One of the few plus sides to be afflicted with this season’s super virus is that is allows for a lot of lounging and YouTube time. What is there to do when you can’t eat, sleep, breathe or come into contact with other humans? Watch silent movies of course! This one is a delightful trifle starring the delightful Marion Davies. Check out the YouTube playlist and enjoy!
Here’s part 1 (of 9) to get you hooked.
From Laurel and Hardy to Abbott and Costello to Cheech and Chong (yeah, I said it) – duos make the comedy world go ’round. And why not? You’ve got the yin and the yang, the clown and the straight man, the graceful and the inept – and you’ve got the very large and the very small. Physical dichotomies are just really, really funny and never more so than in the era of silent slapstick,when the visual was paramount. Take away a comedy duos ability to verbally spar, insert a prima facie visual pun, and you’ve got yourself a great comedy team. And was ever there a pair as physically disparate as Buster Keaton and Roscoe “Fatty” Arbuckle? Read the rest of this entry
Buster Keaton would have been 116 years old today if, you know, he had had better health insurance. Keaton famously said, “No man can be a genius in slapshoes and a flat hat.” We all know that’s a big fat lie, but we won’t call a man a liar on his birthday. Instead, let’s celebrate! Buster Keaton was a genius – both an extraordinary comic and an extraordinary film-maker. Often when I watch a Keaton film, I laugh out loud, but sometimes I just feel grateful for the opportunity.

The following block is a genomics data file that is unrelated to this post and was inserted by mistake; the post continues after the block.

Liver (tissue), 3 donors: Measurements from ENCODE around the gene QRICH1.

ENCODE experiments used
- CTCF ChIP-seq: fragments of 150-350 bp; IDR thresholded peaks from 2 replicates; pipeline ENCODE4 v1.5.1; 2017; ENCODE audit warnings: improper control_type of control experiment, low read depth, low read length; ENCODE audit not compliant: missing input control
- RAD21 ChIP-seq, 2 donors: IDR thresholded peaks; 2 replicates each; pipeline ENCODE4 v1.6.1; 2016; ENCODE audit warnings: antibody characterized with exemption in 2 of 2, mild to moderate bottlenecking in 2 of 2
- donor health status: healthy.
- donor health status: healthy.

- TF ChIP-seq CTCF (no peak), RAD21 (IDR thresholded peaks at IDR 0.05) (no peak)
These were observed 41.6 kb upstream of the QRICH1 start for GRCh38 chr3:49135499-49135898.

Here’s Buster celebrating his 69th birthday, taken from the Canadian documentary Buster Rides Again. You can see the entire movie on the National Film Board website or with the fantastic NFB app.
Vivia la Buster! You can bet the interwebs are going nuts over Buster Keaton. Check out my ongoing round-up of Keaton bits that I find and feel free to contribute your own. And don’t forget to visit the Kitty Packard Pictorial’s Project Keaton.
Keaton or Chaplin? Chaplin or Keaton? It’s an age old debate. Like yin and yang, black and white, east coast rap and west coast rap, Chaplin and Keaton dwell on opposing ends of the silent comedy genius spectrum. Is it possible to decide which is better? Is it even necessary?
Turns out it’s not necessary… According to Gary Crucianelli, Chaplin and Keaton are less east coast- west coast and more like chocolate and peanut butter. The answer is simple – Keaton and Chaplin. Read his excellent “Buster Keaton the Inventor and Charlie Chaplin the Conjurer” at popmatters and rest easy knowing you can love them both equally.
Need an afternoon pick me up? Why not spare twenty minutes and what Charlie Chaplin’s delightful short “The Rink” (1916).
Chaplin’s earliest short films have a certain insouciance, a carefree playfulness, that gets lost in his later feature work when he’s loaded down by the demands of complex narrative. Given that Chaplin’s genius is a physical one, a dazzling kinetic grace, what could have more potential for greatness than Chaplin on roller skates?